The regular line of work consisted on the part of 
the presiding elder largely in pushing out himself and 
holding meetings in new settlements and then finding 
some one to supply the work, perhaps some local or super- 
annuated preacher. The first of these movements, in 
order to distinguish it from the usual method, is called 
spontaneous, rather than irregular. In one sense it is 
the regular duty of the local preacher thus to supplement 
the regular. 

It will be interesting and instructive to trace some of 
these spontaneous movements that antedated the com- 
ing and exercise of authority on the part of even these 
vigilant presiding elders. 

A typical case of this kind of work is related by Rev. 
David Fetz, a local preacher at that time, who had set- 
tled in the northern part of Webster County in July, 
1873 ■ "Brother Moses Mapes, a local preacher, and I 
commenced work in the north part of Webster and the 
south part of Adams Counties, extending our work into 
Franklin and Kearney Counties. Wherever we could 

232 History of Nebraska Methodism. 

obtain a place to preach we soon had a class and Sunday- 
school organized. The Lord was with us in great power 
and numbers were converted and added to the Church. 
At Cloverton, in the north part of Webster County, a 
class was organized that year of over fifty members, tak- 
ing in nearly all the inhabitants for eight or ten miles 
around. Also at Daily's ranch, on the Little Blue an-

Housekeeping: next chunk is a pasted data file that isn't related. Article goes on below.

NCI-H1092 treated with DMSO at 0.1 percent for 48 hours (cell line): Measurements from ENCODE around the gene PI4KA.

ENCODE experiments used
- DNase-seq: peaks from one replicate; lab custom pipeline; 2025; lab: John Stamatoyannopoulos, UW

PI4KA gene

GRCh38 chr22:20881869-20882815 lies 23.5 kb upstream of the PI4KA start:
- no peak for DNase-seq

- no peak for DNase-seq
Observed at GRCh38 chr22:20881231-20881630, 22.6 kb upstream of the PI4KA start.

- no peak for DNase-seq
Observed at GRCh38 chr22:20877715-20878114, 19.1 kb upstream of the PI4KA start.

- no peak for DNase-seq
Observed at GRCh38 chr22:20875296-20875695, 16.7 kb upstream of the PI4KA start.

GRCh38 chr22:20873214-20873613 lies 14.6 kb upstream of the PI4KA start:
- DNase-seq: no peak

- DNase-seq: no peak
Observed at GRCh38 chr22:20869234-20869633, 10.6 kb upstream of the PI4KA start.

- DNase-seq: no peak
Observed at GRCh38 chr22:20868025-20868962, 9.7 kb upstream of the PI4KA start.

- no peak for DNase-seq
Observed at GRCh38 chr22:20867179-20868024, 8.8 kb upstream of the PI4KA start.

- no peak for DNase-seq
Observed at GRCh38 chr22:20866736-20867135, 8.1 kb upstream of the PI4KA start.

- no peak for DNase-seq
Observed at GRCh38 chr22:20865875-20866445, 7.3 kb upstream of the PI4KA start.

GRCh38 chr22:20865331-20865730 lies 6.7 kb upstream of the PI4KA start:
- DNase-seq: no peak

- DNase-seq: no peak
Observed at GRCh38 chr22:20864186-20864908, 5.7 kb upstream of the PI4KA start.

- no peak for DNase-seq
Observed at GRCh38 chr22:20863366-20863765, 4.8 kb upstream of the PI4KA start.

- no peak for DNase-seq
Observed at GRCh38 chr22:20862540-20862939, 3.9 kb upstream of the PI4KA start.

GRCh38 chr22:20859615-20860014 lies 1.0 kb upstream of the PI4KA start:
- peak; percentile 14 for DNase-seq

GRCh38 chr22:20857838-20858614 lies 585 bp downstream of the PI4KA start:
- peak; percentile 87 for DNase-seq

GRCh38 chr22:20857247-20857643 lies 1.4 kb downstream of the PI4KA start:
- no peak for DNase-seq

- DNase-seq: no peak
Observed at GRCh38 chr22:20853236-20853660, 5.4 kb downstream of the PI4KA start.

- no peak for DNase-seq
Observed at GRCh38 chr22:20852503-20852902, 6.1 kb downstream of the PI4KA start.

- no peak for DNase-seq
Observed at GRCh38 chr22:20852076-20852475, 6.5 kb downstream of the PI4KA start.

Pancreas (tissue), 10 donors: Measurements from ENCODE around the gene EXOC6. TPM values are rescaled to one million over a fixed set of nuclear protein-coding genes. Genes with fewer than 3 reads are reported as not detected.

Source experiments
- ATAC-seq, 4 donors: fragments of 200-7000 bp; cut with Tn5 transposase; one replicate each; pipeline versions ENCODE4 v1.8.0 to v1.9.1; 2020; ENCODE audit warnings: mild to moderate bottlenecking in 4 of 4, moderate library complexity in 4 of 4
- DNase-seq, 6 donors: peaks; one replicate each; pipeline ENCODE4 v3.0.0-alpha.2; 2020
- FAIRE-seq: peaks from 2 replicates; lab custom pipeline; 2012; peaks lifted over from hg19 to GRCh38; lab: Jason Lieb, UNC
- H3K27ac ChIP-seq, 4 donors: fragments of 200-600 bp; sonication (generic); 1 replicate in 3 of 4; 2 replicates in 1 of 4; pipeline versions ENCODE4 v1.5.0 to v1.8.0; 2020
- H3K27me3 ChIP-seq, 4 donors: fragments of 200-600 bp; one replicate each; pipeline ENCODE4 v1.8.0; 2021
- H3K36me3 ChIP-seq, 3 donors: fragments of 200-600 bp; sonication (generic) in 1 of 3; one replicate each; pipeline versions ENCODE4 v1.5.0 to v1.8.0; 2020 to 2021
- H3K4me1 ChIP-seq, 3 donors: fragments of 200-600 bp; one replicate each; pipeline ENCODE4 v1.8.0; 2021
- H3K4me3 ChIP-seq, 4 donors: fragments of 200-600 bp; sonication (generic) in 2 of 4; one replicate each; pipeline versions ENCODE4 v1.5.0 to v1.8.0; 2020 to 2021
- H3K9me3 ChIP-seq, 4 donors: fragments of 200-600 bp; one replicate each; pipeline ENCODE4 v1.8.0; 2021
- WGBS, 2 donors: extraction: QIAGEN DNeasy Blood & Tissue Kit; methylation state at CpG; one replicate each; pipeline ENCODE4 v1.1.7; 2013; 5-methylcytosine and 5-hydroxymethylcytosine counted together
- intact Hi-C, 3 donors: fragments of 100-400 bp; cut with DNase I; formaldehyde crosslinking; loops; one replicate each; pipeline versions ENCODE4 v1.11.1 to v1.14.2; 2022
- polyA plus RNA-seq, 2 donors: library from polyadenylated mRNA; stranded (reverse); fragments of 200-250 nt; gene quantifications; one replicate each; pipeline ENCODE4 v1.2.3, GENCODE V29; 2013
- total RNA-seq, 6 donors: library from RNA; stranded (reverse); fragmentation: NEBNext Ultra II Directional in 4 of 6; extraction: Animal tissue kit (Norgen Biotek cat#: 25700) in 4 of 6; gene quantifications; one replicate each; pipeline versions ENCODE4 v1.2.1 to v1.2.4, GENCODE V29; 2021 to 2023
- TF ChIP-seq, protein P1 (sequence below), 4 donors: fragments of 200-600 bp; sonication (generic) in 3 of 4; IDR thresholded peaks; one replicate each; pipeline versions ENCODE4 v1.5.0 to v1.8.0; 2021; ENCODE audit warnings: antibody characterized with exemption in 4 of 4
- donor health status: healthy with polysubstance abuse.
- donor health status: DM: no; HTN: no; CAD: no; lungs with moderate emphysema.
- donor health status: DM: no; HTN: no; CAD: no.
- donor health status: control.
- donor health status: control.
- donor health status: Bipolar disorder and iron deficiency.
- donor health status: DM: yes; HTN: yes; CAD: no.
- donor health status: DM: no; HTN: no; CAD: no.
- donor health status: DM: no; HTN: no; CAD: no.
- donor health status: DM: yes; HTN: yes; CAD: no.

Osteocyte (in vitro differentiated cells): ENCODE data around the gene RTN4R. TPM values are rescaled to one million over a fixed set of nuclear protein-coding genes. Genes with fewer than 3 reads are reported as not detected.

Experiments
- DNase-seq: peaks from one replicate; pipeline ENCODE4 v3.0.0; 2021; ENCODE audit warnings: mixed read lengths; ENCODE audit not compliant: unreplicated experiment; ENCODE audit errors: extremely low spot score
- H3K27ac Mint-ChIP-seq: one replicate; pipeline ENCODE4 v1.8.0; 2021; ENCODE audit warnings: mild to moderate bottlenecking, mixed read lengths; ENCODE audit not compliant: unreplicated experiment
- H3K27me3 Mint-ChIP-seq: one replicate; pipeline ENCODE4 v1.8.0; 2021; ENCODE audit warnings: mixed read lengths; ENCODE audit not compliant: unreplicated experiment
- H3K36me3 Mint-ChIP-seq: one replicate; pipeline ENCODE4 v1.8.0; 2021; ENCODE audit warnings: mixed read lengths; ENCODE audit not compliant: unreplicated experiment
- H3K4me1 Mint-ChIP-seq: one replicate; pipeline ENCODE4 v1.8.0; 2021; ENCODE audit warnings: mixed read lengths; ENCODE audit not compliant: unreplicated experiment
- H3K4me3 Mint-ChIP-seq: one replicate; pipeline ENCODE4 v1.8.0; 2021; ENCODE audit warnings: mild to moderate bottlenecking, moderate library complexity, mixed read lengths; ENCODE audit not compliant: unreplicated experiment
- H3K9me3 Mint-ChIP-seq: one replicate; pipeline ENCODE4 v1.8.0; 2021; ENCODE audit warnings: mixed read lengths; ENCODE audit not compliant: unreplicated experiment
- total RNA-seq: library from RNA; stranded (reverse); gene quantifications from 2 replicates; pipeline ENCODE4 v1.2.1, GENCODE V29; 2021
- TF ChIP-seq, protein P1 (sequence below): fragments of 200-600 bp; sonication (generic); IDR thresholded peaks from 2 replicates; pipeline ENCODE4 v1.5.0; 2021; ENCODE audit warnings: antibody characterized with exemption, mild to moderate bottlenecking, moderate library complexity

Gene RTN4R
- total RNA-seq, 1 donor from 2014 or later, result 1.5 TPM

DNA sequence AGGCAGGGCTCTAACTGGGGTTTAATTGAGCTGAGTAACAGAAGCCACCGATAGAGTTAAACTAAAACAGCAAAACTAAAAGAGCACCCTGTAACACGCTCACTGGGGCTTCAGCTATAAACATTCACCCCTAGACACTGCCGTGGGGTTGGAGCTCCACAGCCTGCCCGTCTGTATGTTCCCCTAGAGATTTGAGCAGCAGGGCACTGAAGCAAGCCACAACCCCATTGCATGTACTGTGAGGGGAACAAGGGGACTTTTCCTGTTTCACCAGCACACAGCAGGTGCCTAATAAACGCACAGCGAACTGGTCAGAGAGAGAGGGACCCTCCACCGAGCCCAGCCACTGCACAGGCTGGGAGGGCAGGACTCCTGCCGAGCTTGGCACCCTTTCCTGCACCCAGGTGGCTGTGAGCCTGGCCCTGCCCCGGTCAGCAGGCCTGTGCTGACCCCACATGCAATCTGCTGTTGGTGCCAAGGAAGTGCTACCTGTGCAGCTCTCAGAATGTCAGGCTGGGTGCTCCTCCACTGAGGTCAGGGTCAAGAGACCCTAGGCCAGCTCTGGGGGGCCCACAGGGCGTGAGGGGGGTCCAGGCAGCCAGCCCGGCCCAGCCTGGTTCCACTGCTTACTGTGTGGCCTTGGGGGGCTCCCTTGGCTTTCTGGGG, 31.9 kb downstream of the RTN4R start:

other was organized of equal numbers, where infidels 
and skeptics, and all classes, had been swept into the 
kingdom of our Christ. One infidel was converted as he 
lay on his bed at the midnight hour reading his Bible. 
Immediately he arose, went out into the darkness, and 
going from house to house and calling the people out 
to tell them what the Lord had done for his soul. At 
other points equal victories were obtained. No presiding 
elder had reached that part of the country as yet, and 
the Conference knew nothing of our work until the fol- 
lowing year." 

As early as 1869 that consecrated apostle. Rev. James 
Query, a local preacher, had preached the first sermon in 
Polk County, in (now) Governor J. H. Mickey's house, 
and organized the first class in Polk County, consisting 
of James Query and wife, J. H. Mickey and wife, Mrs. 
A. Roberts, Mrs. Jane Clark, and V. P. Davis and wife. 
The class was attached to the Seward County Circuit. 
This same James Query performed the first marriage 
ceremony ever solemnized in Polk County. In his report 
to the Conference of 1872, H. T. Davis, presiding elder, 
says of this zealous local preacher: "Brother James 
Query, a local preacher, organized this year a work on 
the Upper Blue, in Polk County, and reported to me 130 
members, including probationers, two Sabbath-schools 

History of Nebraska Methodism. 233 

with sixty scholars. Assisted by George and Joshua 
Worley (also local preachers) a most gracious revival of